2 Replies Latest reply on Jul 21, 2015 8:36 AM by Joannes Chapot

    Roads, railways and research can stop global food waste

      "One-quarter of all the food in the world is lost each year, owing to inefficient harvesting, inadequate storage, and wastage in the kitchen. Halve that waste, and the world could feed an extra billion people – and make hunger yesterday’s problem.

      (...)


      There are many remedies for this kind of waste – from the “curing” of roots and tubers to minimize damage, to more expensive refrigeration. So why aren’t these technologies – widely used in richer countries – adopted in the developing world?


      The answer is a lack of infrastructure. If there are no proper roads linking fields to markets, farmers cannot easily sell their surplus produce, which may then spoil before it can be eaten. Improving road and rail capacity enables farmers to reach buyers – and fertilizer and other agricultural inputs to reach farmers. Supplying reliable electricity permits grains to be dried and vegetables to be kept cool.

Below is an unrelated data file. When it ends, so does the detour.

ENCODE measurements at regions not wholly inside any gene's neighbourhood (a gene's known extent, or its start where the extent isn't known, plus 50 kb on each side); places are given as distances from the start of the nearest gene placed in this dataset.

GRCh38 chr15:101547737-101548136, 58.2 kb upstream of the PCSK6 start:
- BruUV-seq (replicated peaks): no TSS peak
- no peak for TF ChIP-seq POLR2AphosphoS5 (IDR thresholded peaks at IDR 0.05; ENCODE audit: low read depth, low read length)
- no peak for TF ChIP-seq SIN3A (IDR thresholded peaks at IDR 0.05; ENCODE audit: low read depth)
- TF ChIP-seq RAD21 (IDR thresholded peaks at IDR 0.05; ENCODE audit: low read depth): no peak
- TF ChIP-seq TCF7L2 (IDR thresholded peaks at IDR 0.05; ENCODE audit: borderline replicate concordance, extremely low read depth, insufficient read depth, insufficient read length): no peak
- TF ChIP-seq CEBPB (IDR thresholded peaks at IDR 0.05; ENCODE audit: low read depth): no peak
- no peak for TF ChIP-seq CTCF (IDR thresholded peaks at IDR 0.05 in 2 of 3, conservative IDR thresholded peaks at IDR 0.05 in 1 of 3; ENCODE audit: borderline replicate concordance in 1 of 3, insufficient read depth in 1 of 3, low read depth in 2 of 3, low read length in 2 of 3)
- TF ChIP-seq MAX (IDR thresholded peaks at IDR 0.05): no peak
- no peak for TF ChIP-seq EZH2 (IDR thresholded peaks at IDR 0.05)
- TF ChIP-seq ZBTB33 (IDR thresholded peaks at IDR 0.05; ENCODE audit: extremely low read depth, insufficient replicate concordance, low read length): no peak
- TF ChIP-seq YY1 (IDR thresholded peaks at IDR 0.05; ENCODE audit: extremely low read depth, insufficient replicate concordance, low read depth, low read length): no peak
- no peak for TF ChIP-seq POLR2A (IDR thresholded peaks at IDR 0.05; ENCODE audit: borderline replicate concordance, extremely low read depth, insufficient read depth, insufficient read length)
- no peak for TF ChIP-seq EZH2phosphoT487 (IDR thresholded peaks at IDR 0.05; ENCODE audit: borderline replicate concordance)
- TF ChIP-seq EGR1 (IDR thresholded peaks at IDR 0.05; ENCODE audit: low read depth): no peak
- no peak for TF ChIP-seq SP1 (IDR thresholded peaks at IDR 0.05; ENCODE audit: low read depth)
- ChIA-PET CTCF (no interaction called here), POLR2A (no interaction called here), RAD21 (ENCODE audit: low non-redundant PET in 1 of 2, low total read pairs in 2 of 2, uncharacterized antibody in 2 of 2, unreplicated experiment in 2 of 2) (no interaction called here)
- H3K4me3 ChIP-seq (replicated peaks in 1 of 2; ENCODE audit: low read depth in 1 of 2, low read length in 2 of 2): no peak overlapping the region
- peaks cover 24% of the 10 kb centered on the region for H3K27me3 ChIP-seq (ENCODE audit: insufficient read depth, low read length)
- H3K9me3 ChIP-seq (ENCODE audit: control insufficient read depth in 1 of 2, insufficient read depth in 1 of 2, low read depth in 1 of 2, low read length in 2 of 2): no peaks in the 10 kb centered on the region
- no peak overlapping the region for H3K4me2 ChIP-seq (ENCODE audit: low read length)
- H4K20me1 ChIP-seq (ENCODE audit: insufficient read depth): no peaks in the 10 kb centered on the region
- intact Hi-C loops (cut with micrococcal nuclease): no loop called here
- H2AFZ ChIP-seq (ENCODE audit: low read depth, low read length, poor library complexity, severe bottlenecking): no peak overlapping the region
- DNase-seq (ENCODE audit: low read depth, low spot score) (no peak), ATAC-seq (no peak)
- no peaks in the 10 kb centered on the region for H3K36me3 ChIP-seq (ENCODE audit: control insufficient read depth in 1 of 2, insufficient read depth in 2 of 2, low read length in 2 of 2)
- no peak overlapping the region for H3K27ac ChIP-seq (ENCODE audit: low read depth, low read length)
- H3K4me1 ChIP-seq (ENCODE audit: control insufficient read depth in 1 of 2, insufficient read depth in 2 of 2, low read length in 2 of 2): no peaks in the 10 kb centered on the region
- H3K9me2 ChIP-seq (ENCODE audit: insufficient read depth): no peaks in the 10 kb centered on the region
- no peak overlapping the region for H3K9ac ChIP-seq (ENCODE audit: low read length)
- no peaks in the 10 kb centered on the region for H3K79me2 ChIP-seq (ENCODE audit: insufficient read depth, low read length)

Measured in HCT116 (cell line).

Economists from the International Food Policy Research Institute estimate that the overall cost of approximately halving post-harvest losses in the developing world would be $239 billion over the next 15 years – and would generate benefits worth more than $3 trillion, or $13 of social benefits for every dollar spent.


      This would make food more affordable for the poor. By 2050, better infrastructure could mean that 57 million people – more than the current population of South Africa – would no longer be at risk of hunger, and that about four million children would no longer suffer from malnutrition. Most of these gains would be in sub-Saharan Africa and south Asia, the world’s most deprived regions. (…) »


      Source: Roads, railways and research can stop global food waste | Global Development Professionals Network | The Guardian